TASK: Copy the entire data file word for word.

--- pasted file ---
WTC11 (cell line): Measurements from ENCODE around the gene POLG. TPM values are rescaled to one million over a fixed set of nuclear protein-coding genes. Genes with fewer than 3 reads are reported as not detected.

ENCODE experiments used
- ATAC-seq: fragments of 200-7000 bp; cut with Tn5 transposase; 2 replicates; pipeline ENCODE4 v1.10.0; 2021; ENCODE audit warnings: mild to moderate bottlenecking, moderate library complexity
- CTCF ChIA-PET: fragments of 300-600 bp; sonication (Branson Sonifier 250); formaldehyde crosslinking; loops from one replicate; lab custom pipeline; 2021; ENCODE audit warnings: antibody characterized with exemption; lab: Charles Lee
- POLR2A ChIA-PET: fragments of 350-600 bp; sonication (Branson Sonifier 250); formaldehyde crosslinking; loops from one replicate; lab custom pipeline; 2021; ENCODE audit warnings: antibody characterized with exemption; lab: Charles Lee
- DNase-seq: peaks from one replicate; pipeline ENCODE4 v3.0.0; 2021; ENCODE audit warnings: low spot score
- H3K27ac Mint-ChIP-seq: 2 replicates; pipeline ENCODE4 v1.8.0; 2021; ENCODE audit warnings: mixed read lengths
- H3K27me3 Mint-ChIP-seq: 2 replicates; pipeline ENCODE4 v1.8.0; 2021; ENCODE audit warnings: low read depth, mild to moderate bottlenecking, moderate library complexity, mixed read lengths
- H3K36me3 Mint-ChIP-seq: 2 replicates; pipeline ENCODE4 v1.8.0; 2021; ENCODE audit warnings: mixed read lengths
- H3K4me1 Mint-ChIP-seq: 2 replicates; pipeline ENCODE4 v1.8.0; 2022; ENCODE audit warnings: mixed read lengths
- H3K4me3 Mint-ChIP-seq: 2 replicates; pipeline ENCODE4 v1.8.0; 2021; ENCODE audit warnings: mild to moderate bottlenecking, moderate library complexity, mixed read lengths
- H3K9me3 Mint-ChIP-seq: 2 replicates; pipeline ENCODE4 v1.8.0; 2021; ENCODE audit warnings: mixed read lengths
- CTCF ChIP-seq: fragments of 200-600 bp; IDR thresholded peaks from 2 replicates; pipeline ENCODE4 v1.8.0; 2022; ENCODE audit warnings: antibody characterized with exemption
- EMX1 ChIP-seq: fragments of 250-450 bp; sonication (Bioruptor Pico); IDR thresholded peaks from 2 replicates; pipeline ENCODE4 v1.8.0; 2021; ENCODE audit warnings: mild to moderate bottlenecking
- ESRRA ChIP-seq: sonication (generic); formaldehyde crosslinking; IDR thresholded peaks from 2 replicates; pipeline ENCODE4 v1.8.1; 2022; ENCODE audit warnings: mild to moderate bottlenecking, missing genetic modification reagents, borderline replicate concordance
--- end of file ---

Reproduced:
WTC11 (cell line): Measurements from ENCODE around the gene POLG. TPM values are rescaled to one million over a fixed set of nuclear protein-coding genes. Genes with fewer than 3 reads are reported as not detected.

ENCODE experiments used
- ATAC-seq: fragments of 200-7000 bp; cut with Tn5 transposase; 2 replicates; pipeline ENCODE4 v1.10.0; 2021; ENCODE audit warnings: mild to moderate bottlenecking, moderate library complexity
- CTCF ChIA-PET: fragments of 300-600 bp; sonication (Branson Sonifier 250); formaldehyde crosslinking; loops from one replicate; lab custom pipeline; 2021; ENCODE audit warnings: antibody characterized with exemption; lab: Charles Lee
- POLR2A ChIA-PET: fragments of 350-600 bp; sonication (Branson Sonifier 250); formaldehyde crosslinking; loops from one replicate; lab custom pipeline; 2021; ENCODE audit warnings: antibody characterized with exemption; lab: Charles Lee
- DNase-seq: peaks from one replicate; pipeline ENCODE4 v3.0.0; 2021; ENCODE audit warnings: low spot score
- H3K27ac Mint-ChIP-seq: 2 replicates; pipeline ENCODE4 v1.8.0; 2021; ENCODE audit warnings: mixed read lengths
- H3K27me3 Mint-ChIP-seq: 2 replicates; pipeline ENCODE4 v1.8.0; 2021; ENCODE audit warnings: low read depth, mild to moderate bottlenecking, moderate library complexity, mixed read lengths
- H3K36me3 Mint-ChIP-seq: 2 replicates; pipeline ENCODE4 v1.8.0; 2021; ENCODE audit warnings: mixed read lengths
- H3K4me1 Mint-ChIP-seq: 2 replicates; pipeline ENCODE4 v1.8.0; 2022; ENCODE audit warnings: mixed read lengths
- H3K4me3 Mint-ChIP-seq: 2 replicates; pipeline ENCODE4 v1.8.0; 2021; ENCODE audit warnings: mild to moderate bottlenecking, moderate library complexity, mixed read lengths
- H3K9me3 Mint-ChIP-seq: 2 replicates; pipeline ENCODE4 v1.8.0; 2021; ENCODE audit warnings: mixed read lengths
- CTCF ChIP-seq: fragments of 200-600 bp; IDR thresholded peaks from 2 replicates; pipeline ENCODE4 v1.8.0; 2022; ENCODE audit warnings: antibody characterized with exemption
- EMX1 ChIP-seq: fragments of 250-450 bp; sonication (Bioruptor Pico); IDR thresholded peaks from 2 replicates; pipeline ENCODE4 v1.8.0; 2021; ENCODE audit warnings: mild to moderate bottlenecking
- ESRRA ChIP-seq: sonication (generic); formaldehyde crosslinking; IDR thresholded peaks from 2 replicates; pipeline ENCODE4 v1.8.1; 2022; ENCODE audit warnings: mild to moderate bottlenecking, missing genetic modification reagents, borderline replicate concordance